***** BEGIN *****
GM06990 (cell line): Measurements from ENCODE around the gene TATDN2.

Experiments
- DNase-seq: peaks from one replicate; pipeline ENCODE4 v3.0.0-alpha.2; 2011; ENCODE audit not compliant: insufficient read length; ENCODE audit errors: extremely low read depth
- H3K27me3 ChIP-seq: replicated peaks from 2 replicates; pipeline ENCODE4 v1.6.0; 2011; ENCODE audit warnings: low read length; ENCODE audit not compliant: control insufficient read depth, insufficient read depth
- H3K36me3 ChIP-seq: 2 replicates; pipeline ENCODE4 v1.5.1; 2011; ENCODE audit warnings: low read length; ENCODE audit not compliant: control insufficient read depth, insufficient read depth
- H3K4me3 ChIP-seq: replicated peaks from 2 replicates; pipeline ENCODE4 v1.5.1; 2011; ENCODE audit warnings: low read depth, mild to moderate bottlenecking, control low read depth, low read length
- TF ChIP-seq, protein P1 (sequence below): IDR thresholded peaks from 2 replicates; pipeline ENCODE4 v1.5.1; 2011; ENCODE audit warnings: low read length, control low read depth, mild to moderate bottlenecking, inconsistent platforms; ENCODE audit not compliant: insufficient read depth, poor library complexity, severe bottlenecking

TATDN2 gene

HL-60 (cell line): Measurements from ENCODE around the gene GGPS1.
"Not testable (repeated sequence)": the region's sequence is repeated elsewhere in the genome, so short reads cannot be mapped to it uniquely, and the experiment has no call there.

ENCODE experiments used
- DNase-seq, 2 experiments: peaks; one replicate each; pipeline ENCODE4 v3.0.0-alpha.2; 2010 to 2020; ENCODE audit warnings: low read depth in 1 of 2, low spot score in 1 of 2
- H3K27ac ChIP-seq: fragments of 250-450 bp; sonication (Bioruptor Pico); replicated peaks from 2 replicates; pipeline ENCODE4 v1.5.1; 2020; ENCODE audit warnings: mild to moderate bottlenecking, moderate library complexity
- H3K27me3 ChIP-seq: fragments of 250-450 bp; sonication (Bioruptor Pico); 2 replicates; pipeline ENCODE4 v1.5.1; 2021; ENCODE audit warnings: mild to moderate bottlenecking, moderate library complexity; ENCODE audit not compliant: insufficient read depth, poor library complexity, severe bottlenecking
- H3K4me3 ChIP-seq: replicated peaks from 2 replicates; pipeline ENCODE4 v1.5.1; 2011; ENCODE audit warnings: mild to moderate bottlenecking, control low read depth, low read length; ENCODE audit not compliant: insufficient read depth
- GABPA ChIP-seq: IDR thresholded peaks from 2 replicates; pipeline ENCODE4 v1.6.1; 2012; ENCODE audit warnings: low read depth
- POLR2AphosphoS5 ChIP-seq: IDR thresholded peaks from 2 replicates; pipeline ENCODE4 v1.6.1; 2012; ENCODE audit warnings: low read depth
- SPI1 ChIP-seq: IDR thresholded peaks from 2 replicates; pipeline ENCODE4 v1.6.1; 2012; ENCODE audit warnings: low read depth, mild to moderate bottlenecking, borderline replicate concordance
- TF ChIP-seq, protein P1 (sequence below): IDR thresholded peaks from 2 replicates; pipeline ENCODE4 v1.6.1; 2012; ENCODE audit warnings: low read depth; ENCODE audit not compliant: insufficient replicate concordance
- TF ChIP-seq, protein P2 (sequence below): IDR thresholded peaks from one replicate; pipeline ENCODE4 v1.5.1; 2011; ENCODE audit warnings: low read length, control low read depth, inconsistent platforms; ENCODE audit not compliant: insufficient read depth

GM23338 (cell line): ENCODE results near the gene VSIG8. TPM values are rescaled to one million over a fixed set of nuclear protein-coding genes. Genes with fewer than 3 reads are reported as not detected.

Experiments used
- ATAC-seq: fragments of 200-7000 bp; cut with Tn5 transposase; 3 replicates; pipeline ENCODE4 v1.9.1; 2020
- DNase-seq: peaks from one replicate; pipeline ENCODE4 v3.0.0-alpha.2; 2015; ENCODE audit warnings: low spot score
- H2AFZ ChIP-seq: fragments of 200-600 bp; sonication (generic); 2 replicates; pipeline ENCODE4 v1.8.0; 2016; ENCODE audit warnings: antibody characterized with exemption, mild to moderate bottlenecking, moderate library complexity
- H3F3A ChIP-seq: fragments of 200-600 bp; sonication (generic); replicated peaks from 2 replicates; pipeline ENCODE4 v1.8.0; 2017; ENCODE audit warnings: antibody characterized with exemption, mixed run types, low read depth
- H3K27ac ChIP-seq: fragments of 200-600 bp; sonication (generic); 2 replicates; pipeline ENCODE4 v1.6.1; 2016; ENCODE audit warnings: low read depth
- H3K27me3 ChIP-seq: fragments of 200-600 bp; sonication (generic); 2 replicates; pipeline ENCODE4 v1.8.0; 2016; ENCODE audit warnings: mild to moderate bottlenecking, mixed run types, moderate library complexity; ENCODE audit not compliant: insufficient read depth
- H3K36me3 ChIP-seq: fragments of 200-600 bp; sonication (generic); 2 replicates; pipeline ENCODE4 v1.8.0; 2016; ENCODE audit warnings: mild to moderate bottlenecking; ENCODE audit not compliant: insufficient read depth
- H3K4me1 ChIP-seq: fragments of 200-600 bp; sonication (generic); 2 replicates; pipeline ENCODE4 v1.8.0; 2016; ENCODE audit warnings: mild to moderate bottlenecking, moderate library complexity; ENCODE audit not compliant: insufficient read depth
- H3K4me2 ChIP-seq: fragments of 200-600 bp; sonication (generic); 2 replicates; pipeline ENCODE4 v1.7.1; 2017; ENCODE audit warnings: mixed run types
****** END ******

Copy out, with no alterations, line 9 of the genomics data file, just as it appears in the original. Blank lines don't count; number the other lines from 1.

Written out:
HL-60 (cell line): Measurements from ENCODE around the gene GGPS1.